The public, for our part, may simply observe that the news media of today isn’t the news media many of us remember.
Social media is frequently blamed for this change. After all, even as the president over-exposes the pedestrian, petty and sometimes outrageous inner workings of his mind on Twitter, the press, too, has become more speculative, hyperbolic and accusation driven. We know this, in part, because once-respected news outlets such as CNN have invited guests on to make increasingly wild assertions, perhaps most notably a former Duke University psychiatrist who went unchallenged upon asserting that President Trump may have more blood on his hands than Hitler, Stalin and Mao combined. Unfortunately, putting a finger on the broader context for this media war phenomena — when domestic and foreign media, alike, have remained largely silent about the profound restructuring of the journalism business model — is often beyond the reach of busy news consumers. As a result, media bias and Deep State fears predominate at the expense of the more apropos question of how much press freedom the mainstream media can reasonably expect to retain in the wake of hitching themselves to so many collaborative wagons.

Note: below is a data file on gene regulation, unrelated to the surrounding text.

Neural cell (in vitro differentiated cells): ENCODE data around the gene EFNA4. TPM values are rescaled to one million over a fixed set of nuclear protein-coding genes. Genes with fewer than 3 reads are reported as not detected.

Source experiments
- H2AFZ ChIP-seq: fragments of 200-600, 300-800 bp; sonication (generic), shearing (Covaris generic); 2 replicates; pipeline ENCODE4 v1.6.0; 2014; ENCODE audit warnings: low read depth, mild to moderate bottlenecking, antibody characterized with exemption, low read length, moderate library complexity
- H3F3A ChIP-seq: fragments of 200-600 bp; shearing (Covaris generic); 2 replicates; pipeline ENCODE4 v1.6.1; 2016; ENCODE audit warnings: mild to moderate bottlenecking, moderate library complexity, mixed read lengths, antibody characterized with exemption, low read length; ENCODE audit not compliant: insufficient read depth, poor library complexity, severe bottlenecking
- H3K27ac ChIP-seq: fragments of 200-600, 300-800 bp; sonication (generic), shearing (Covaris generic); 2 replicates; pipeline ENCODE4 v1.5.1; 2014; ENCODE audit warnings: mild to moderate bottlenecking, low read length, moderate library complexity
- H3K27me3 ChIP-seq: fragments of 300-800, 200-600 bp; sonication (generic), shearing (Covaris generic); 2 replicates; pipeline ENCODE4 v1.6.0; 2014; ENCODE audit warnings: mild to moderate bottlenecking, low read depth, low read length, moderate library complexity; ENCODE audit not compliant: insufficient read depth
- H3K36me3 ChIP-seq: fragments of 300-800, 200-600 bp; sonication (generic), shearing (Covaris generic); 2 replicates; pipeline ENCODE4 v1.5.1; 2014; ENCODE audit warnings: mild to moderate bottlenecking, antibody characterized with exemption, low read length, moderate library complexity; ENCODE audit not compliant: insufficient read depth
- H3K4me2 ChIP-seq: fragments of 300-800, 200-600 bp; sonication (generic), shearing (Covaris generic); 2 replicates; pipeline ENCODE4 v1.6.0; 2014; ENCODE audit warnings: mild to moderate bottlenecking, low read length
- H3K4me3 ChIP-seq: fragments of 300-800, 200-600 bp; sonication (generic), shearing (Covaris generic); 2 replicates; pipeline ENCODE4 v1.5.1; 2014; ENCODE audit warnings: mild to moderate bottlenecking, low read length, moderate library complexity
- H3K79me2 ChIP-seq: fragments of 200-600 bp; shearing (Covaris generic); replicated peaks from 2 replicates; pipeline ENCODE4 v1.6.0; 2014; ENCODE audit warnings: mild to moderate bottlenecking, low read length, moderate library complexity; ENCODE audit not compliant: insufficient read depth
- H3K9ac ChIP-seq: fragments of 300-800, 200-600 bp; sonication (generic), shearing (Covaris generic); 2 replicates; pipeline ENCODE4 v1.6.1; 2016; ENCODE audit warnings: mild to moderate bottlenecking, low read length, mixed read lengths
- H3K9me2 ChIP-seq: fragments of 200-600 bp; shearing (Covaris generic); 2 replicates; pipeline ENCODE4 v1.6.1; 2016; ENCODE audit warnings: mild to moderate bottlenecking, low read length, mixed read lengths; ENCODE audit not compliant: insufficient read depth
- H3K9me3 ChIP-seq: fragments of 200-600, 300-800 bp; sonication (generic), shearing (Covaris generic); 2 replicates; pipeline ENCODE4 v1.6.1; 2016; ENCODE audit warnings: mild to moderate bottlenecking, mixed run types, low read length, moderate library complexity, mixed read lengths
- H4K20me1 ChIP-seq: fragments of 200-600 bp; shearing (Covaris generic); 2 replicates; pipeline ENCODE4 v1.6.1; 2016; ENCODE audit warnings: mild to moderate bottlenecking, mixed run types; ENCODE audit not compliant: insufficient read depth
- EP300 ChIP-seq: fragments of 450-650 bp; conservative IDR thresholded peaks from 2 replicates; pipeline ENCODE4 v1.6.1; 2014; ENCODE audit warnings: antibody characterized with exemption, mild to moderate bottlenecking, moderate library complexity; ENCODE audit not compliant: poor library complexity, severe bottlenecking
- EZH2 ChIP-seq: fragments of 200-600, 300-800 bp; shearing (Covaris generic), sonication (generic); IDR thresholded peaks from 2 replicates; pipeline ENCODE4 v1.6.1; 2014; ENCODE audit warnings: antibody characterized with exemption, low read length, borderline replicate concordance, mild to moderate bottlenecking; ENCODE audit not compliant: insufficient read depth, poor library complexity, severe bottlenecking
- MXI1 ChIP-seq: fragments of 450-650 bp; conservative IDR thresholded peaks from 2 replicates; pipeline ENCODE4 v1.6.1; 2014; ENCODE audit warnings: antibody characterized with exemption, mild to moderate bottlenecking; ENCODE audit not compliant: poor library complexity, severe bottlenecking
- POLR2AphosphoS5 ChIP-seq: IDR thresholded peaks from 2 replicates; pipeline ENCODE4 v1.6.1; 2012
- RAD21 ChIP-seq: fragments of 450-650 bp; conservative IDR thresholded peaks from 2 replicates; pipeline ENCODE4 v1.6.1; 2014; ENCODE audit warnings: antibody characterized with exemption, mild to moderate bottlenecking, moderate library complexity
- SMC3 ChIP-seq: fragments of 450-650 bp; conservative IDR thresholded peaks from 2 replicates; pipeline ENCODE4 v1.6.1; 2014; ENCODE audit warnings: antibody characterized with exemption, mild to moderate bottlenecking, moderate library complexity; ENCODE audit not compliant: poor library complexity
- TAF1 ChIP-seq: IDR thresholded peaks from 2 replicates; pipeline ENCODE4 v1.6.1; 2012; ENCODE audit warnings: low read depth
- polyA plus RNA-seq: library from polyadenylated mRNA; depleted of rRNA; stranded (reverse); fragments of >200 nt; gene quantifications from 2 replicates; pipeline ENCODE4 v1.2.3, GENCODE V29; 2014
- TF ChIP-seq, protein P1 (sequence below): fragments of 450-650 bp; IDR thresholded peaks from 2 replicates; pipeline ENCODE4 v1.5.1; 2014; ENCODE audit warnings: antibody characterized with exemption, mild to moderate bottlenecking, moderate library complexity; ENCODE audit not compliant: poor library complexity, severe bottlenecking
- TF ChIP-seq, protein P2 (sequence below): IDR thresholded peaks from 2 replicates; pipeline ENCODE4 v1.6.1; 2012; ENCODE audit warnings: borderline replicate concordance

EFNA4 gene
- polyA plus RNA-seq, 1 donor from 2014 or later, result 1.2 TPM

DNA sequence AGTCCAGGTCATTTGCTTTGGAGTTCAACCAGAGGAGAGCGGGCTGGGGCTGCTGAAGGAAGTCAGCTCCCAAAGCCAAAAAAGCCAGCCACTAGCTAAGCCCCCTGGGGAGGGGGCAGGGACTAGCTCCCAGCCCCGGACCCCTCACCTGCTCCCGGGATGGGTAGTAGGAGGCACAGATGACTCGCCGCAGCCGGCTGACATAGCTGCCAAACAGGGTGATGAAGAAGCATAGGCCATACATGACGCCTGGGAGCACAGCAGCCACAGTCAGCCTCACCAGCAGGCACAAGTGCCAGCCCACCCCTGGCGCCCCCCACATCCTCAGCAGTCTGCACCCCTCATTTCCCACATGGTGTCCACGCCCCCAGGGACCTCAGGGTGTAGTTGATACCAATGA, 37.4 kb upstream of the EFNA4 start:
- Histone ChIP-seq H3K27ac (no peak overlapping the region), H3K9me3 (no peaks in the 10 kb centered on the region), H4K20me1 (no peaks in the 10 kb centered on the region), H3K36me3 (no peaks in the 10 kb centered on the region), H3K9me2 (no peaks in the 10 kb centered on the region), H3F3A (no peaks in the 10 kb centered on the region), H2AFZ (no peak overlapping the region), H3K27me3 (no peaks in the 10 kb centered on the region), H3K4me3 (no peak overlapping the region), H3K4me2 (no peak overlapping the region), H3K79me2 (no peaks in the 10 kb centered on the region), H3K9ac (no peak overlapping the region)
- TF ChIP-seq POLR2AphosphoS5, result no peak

All things equal, it should follow that prominent pundits, anchors and journalists, irregardless of politics, should be wary of losing face. After all, in a day and age when Americans can readily use a search engine to appreciate that they are being subjected to a hyper-politicized, black-and-white spin, one would expect the journalism profession to be more cognizant of approaching a story with an even hand. The fact that some observations are self-evident — i.e. “the sky is blue” — suggests that there should be limits on how far partisan news outlets, even, will push their viewers and readers to adopt a dogmatic point of view. Instead we are witnessing what can only be described as a race to the bottom against an overly concentrated, increasingly integrated, social media-sensationalized, preach-to-the-choir backdrop. So pervasive are the silos in which journalists on the East and West coasts operate, that they are inclined to attribute such headwinds to only one source: Donald Trump. One shudders to consider that if the American people reelect this controversial president, how the bulk of the American media — and the voters they have unduly influenced — will react. If it was difficult to accept the outcome of the 2016 election, will we face civil unrest in the event of a Trump win in 2020? In the overheated climate that passes for modern-day journalism, such questions cannot be excluded.